Six years after South Carolina officials removed the Confederate battle flag from atop the state capitol dome in Columbia, debate over the compromise that lowered the flag has been revived by a famous football coach.
Today the flag can be found near a monument on the capitol grounds. But University of South Carolina coach Steve Spurrier told a gathering in Colombia last weekend that it would be better for the state if the flag were removed from the capitol grounds altogether.
So we asked South Carolinians this question in our latest InsiderAdvantage/Majority Opinion Research survey:
"Do you favor or oppose removing the Confederate battle flag from the grounds of the state capitol?"
Favor -- 41 percent
Oppose -- 49 percent
Undecided/No opinion -- 10 percent
The poll was conducted on April 15 and 16. The telephone sample of 500 registered voters in South Carolina has a margin of error of plus or minus 4 percent. The poll is weighted for age, race, gender and political affiliation.
While the newest flag flap will have no impact on the Democratic race for the White House, it has the potential to create real problems for Republicans seeking the presidency. And just as irritating to South Carolinians, it revives an issue they believed had been put to bed years ago.
For Democratic candidates in the key presidential primary state of South Carolina, the issue will be a no-brainer. African-Americans comprise almost half of the voters in South Carolina's Democratic primary. Nearly all will fully back the coach and his remarks, and so will the Democratic candidates.
The problem comes when one examines the roughly 70 percent of poll respondents who identified themselves as Republicans, and who said they opposed removing the flag. Some GOP presidential candidates, such as Sen. John McCain, have been all over the board on this issue. Others, such as Mitt Romney, have already sided with the concept of "leave it up to the state." But it won't be that easy.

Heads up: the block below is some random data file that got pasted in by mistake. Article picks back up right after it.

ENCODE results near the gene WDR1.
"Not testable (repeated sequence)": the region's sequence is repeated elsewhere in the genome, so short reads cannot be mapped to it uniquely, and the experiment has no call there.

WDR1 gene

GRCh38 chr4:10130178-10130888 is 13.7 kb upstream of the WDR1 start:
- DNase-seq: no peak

Fresh from having destroyed radio shock jock Don Imus, the Jesse Jackson-Al Sharpton road show will almost undoubtedly appear in South Carolina at some point, demanding the flag be removed. The whole thing likely will be just too noisy for the state -- and some presidential candidates -- to ignore. And if anyone doubts Jackson's and Sharpton's ability to shake things up, the Imus incident proves they still have considerable influence, whether their detractors like it or not.
That means another round of hot-seat questions in a year in which race is emerging as an obvious factor in the presidential race, what with Barack Obama being biracial. He has certainly enthused the black community, and his charismatic presence and lack of political baggage has many Americans of all races seriously considering a black man for president.
Now the Imus incident has roiled the waters. Passionate debate about race has resurfaced. Many believe that racial slurs and other injustices still remain an inexcusable part of our culture. Others believe there is a double standard of political correctness imposed on the speech of some, but not others.
Look for this perpetual controversy to transfer to South Carolina in time for the primary campaign. Remember, as predicted in this column for months, South Carolina will be forced to move its primary to an earlier date to keep it ahead of Florida, which will also move up to follow the inaugural primary in New Hampshire by seven days.
So, South Carolina will be sandwiched between New Hampshire and a high-dollar Florida contest. Immediately after that in February will come a Super Tuesday of primaries in many states.
All this means that South Carolina could become a litmus test on where presidential candidates stand on the issue of race in America. For Republicans, it likely will be a damned-if-you-do, damned-if-you-don't scenario. Some moderate Republican candidates may want to embrace an effort to remove the flag, if for no other reason than to boost their chances of winning the national general election, were they to get that far.
But "getting that far" may prove all the more difficult if any GOP candidate alienates South Carolina Republican voters who don't want the Confederate flag removed, and don't want "outsiders" telling them what to do. So there you have it. Steve Spurrier already has a national football championship to his credit. Now the stir he is creating off the field may affect the outcome of a different sort of "national championship" -- the game of who becomes president of the United States.